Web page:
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The State of the Union, presented by President Joe Biden in an address to members of Congress on March 1, stressed a sense of bipartisan togetherness to achieve the goals — ranging from defending NATO territory to ending the opioid epidemic to providing affordable internet to all citizens — he has set.
“Togetherness” may well have been the “big idea” at the heart of the speech, reminding the lawmakers present and Americans listening that the nation’s focus should be on common ground and not partisan differences.
Mr. Biden started the speech by addressing the developing aggression of Russian President Vladimir Putin in his war against Ukraine. He again focused on the camaraderie between citizens, citing Ukrainian citizens as a “wall of strength [President Putin] could never have anticipated or imagined.”
When Mr. Biden said that “we the United States stand with the Ukrainian people,” he in part meant such things as the Department of Justice seizing the assets of Russian oligarchs and protecting NATO territory in the instance of Putin expanding his invasion, along with myriad other sanctions intended to debilitate the Russian economy.
Saying “we are going to be okay” as a blanket statement to move on, Mr. Biden shifted to a discussion of the United States economy, and the success of the American Rescue Plan to stop tax cuts to the rich and help poorer citizens instead.
While bringing up the “$2 trillion tax cut in the previous administration that benefitted the top 1% of Americans,” Mr. Biden was met with boos from Republican lawmakers.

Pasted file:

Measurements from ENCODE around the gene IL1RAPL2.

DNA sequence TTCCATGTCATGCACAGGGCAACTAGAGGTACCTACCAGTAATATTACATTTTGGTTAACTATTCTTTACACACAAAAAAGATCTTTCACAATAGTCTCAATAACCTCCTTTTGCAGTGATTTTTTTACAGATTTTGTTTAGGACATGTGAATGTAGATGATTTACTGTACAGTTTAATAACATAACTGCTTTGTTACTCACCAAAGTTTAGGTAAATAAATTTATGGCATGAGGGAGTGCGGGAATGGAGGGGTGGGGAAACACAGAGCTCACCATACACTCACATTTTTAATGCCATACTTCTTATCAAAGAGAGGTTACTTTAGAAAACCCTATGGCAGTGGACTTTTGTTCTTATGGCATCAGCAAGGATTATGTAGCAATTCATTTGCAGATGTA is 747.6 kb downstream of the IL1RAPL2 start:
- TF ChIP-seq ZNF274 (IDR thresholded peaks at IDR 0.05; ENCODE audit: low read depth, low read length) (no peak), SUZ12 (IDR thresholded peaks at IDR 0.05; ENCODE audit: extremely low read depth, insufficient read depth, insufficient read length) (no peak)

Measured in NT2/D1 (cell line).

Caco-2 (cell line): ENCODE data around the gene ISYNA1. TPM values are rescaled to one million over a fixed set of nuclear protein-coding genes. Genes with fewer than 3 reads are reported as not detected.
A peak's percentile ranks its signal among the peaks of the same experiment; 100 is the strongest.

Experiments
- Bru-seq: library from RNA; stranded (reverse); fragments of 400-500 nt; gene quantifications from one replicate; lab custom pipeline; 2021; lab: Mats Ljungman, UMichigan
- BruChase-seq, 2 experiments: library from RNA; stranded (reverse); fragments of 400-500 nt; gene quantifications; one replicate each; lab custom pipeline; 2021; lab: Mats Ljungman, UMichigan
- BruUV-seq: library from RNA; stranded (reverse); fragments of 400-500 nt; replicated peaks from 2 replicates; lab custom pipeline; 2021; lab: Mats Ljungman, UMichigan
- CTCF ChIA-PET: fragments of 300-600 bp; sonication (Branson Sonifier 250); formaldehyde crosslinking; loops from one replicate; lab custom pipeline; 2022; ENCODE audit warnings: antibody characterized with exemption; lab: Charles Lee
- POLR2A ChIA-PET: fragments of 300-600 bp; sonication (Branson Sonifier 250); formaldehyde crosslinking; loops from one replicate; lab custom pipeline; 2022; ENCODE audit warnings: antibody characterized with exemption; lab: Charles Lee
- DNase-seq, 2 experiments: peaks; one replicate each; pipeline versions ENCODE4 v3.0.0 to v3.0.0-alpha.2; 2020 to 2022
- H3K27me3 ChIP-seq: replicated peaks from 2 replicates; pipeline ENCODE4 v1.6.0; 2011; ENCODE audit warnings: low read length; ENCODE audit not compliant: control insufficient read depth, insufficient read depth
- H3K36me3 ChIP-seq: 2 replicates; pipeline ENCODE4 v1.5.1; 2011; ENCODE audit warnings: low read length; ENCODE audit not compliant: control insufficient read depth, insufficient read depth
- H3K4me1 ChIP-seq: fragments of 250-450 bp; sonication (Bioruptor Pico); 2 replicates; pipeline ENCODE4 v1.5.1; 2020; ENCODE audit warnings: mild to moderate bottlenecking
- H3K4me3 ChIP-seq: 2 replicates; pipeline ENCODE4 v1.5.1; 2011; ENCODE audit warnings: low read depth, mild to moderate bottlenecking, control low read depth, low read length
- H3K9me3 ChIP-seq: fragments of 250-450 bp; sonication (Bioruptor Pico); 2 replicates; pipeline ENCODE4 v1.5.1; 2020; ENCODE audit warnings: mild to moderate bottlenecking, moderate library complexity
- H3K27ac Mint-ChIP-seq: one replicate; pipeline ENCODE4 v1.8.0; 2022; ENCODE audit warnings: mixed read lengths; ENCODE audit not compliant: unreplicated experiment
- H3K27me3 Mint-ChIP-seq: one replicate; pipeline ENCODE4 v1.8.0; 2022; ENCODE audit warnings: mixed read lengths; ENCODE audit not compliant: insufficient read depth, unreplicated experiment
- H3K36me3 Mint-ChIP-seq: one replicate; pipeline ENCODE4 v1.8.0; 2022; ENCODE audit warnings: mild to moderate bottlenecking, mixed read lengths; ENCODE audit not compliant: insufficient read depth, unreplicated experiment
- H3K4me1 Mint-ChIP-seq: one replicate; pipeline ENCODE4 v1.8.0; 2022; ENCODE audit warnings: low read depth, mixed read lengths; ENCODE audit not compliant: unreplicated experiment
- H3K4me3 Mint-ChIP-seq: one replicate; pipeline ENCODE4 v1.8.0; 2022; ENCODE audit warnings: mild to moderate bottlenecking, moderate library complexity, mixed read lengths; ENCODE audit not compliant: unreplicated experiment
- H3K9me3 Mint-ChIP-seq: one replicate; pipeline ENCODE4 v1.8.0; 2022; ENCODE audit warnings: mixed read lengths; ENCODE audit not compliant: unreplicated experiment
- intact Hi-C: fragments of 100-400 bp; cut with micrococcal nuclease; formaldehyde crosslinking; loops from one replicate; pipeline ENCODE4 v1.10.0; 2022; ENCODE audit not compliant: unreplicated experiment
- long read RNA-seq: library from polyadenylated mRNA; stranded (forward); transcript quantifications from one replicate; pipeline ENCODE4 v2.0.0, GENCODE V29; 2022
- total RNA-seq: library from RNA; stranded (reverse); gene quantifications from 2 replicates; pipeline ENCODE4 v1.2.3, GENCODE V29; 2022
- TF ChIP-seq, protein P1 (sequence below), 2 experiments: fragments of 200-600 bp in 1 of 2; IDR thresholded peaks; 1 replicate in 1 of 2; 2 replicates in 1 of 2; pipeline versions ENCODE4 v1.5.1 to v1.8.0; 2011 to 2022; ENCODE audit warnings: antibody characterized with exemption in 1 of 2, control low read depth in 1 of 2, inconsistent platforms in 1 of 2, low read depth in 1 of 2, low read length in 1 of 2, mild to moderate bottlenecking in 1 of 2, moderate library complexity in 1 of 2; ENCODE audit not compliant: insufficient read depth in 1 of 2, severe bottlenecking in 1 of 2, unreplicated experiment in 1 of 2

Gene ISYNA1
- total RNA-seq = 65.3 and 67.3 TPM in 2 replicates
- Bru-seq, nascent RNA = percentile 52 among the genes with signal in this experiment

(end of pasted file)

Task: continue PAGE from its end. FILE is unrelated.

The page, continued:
Not by coincidence, directly after the passive-aggressive attack of the previous Republican administration, Mr. Biden made sure to thank both parties for working together to bring America to a better economic path.
Mr. Biden quickly went through a few points varying from stopping climate change, to providing more jobs, to getting prices under control by focusing on American manufacturing. By limiting foreign supply chains — which he connected to inflation amid the ongoing Covid pandemic and its effects on the world supply chain — Mr. Biden said he will be “building a better America.”
His segue into the pandemic utilized the new production of a Pfizer pill to address Covid as a continuing reality without alienating any anti-vaccination personnel in attendance. Mr. Biden managed to stay mostly universal on the topics discussed — with the exception of said pointed remarks about the previous administration, pushing for protection of Roe v. Wade, and mentioning the protection of LGBTQ+ rights — managing to avoid any real specifics or legislation.
The need for a bipartisan effort on issues Mr. Biden wants to focus on was evident. He reiterated a longstanding goal of ending cancer, something that nobody can really argue with.
Among his final points were supporting veterans, focusing on the mental health of children, and the hefty task of ending the opioid epidemic.
Overall, Mr. Biden presented an expectedly optimistic view on where America stands while connecting all points to the overarching importance of future bipartisanship if anything is to be achieved. He avoided any gaffes, and he ended his speech by saying “the state of the union is strong because the American people are strong.”